Think of each day as if it is your last — This is basically connecting to your mortality and this is a basic tenet of stoicism. We all know we have a limited time while we are here so understanding that you will not be there forever gives you more impetus to do more things in your life. I also read in a wonderful book “The Power of Meaning” by Emily Esfahani Smith where she says psychologists talk about the death bed test. This is where you think back from your deathbed and define how you want your life to look from that vantage point. This is a good method to find meaning. Read this quote multiple times it is wonderful from Steve Jobs “Remembering that I’ll be dead soon is the most important tool I’ve ever encountered to help me make the big choices in life. Almost everything — all external expectations, all pride, all fear of embarrassment or failure — these things just fall away in the face of death, leaving only what is truly important. Remembering that you are going to die is the best way I know to avoid the trap of thinking you have something to lose. You are already naked. There is no reason not to follow your heart. No one wants to die. Even people who want to go to heaven don’t want to die to get there. And yet, death is the destination we all share. No one has ever escaped it, and that is how it should be, because death is very likely the single best invention of life. It’s life’s change agent. It clears out the old to make way for the new.”
Control what you can and leave what you cannot — This is where the serenity prayer helps in calming us here it is “God, grant me the serenity to accept the things I cannot change, Courage to change the things I can and wisdom to know the difference.”There is no point in worrying about things you can control as you can do something about it. There is no point in worrying about things outside your control since you cannot do anything about it anyway. Of course this is easier said than done but awareness that we have control over our thoughts does help in reducing anxiety and stress.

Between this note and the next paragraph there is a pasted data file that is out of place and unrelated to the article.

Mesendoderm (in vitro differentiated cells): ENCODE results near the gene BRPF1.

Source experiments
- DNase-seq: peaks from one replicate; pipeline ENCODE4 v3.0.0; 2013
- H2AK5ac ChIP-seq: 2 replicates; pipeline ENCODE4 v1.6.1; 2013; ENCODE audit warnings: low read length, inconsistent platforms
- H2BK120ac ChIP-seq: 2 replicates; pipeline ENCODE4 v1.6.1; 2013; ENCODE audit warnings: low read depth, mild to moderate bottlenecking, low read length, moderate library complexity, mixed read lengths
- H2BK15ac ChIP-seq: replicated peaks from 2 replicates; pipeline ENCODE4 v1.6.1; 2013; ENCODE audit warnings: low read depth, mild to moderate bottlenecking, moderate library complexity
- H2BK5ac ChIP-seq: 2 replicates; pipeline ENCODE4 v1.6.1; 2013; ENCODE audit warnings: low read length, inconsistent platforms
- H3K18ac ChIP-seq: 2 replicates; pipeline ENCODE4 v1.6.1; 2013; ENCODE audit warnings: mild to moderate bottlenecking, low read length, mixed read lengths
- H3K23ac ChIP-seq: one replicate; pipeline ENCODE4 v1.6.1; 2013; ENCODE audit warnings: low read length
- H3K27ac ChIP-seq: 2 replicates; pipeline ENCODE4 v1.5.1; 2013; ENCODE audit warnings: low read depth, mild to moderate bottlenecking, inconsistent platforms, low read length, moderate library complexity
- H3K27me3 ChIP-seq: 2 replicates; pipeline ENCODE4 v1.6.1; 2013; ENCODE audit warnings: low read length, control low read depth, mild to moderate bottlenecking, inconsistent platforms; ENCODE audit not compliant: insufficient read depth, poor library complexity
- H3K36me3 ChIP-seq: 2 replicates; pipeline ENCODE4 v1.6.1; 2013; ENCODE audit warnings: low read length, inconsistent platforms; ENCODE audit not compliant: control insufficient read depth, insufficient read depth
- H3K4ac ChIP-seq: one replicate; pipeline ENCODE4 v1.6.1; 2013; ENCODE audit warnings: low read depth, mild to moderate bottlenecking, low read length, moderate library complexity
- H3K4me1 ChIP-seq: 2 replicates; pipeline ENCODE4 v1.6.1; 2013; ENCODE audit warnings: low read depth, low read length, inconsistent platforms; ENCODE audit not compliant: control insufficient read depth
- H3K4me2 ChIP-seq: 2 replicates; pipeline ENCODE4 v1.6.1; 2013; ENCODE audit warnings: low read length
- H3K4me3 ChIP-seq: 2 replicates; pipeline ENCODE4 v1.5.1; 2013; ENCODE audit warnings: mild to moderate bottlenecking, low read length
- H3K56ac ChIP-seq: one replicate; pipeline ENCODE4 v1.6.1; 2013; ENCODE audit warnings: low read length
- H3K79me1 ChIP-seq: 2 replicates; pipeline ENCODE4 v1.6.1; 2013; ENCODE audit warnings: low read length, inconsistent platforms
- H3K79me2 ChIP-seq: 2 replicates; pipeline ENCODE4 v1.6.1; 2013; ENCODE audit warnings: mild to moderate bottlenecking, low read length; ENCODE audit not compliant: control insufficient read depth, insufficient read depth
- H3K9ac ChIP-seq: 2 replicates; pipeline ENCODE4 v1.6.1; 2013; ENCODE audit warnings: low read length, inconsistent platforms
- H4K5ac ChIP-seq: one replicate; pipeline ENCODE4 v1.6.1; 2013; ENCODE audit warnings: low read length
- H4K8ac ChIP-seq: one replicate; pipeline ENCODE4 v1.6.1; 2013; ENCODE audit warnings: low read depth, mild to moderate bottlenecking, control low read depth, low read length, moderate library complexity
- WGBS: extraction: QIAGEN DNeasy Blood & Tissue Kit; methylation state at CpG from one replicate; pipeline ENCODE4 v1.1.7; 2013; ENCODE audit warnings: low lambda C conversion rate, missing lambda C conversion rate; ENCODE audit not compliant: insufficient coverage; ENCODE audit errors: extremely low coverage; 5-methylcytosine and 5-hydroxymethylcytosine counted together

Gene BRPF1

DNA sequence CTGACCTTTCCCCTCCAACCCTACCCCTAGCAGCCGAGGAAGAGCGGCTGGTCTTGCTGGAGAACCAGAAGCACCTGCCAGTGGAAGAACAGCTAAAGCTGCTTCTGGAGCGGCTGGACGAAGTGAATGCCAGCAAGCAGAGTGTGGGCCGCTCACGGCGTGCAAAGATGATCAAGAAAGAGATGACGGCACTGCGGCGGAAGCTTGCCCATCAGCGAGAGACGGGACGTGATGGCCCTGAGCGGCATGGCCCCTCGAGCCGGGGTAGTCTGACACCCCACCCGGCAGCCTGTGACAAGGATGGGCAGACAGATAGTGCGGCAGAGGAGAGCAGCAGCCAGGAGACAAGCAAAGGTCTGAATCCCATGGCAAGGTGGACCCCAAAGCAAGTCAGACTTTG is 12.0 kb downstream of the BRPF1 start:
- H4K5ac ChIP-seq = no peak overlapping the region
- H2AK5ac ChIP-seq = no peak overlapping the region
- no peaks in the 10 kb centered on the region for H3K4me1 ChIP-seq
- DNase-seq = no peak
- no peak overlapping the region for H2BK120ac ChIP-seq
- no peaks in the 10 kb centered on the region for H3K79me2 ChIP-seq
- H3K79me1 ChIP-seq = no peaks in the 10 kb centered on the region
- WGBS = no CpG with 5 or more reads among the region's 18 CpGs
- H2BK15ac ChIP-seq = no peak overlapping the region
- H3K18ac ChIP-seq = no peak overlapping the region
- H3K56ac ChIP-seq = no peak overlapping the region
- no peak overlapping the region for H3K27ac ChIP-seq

Dealing with people — This quote from Marcus Aurelius addresses on how to deal with people every day “When you wake up in the morning, tell yourself: The people I deal with today will be meddling, ungrateful, arrogant, dishonest, jealous, and surly. They are like this because they can’t tell good from evil. But I have seen the beauty of good, and the ugliness of evil, and have recognized that the wrongdoer has a nature related to my own — not of the same blood or birth, but the same mind, and possessing a share of the divine. And so none of them can hurt me.”
Journal-ling for self-reflection — This is an age old practice advised by all ancient thinkers. Benjamin Franklin was famous for reflecting on every day how his day went and where he can improve. It is a great way to get to know yourself. I have maintained this for the last 7 years and it is wonderful to look back what you have written some years back. Write once a week on what went well, what can be improved and what has to happen the following week.
There you have it the 9 keys to practicing stoicism. Even if we adopt some of these practices we will be calmer and enjoy our life journey more.
The views expressed here are my own and do not represent my organization.